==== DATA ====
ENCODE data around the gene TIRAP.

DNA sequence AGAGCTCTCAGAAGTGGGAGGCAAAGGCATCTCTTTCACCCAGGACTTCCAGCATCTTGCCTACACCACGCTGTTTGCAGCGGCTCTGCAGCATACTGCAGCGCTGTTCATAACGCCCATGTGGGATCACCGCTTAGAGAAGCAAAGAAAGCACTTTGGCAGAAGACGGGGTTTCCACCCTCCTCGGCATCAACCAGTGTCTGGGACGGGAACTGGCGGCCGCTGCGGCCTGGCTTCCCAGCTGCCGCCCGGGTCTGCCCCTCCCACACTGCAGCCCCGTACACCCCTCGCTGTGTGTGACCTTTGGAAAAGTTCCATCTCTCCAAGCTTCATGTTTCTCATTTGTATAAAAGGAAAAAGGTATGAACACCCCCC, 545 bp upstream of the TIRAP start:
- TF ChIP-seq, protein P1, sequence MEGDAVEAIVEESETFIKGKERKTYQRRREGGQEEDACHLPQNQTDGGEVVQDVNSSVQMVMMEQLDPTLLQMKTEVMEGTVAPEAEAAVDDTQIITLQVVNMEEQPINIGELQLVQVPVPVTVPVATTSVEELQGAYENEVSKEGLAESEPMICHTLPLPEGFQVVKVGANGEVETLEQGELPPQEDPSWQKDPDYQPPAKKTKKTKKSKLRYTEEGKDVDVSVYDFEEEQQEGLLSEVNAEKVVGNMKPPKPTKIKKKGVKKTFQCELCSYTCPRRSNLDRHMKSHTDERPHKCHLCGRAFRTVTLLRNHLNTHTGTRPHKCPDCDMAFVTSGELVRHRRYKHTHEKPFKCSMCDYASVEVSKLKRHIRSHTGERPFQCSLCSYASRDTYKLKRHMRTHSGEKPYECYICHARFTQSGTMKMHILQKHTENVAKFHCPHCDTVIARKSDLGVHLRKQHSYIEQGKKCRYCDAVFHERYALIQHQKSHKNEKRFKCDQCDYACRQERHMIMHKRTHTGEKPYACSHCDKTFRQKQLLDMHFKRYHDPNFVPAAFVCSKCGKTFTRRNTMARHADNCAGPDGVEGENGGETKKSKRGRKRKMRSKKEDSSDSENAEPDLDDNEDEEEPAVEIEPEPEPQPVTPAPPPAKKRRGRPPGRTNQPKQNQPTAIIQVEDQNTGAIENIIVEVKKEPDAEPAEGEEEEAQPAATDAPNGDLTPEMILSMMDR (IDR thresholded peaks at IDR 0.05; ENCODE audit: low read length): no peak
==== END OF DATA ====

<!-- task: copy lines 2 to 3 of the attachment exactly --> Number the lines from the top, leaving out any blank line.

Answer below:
DNA sequence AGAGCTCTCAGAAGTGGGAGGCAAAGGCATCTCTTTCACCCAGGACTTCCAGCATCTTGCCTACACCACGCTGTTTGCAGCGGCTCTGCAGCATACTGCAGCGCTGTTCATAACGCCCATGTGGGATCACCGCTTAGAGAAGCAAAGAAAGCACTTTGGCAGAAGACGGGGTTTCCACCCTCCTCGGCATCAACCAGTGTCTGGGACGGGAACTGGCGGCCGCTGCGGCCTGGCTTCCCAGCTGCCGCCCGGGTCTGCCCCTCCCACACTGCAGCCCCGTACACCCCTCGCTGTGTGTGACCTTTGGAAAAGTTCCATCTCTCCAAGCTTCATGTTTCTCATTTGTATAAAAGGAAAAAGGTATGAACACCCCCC, 545 bp upstream of the TIRAP start:
- TF ChIP-seq, protein P1, sequence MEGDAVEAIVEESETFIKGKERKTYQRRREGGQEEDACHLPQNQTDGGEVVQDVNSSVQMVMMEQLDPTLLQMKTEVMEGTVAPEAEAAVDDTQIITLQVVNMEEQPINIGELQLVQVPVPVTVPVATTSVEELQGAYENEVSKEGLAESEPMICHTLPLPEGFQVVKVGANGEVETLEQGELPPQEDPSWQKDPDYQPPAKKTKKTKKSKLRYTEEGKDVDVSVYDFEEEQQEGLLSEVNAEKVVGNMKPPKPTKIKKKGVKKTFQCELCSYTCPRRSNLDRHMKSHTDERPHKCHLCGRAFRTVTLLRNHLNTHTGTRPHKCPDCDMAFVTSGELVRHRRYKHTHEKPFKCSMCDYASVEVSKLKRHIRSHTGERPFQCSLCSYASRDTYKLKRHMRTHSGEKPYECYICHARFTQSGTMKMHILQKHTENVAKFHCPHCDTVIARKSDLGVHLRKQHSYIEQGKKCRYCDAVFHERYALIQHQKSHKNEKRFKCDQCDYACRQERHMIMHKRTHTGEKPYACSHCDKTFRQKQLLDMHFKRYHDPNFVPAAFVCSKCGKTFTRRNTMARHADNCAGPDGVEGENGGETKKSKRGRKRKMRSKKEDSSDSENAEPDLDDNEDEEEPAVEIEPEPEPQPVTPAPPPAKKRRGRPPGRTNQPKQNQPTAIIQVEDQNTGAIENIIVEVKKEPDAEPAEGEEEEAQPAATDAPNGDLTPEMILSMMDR (IDR thresholded peaks at IDR 0.05; ENCODE audit: low read length): no peak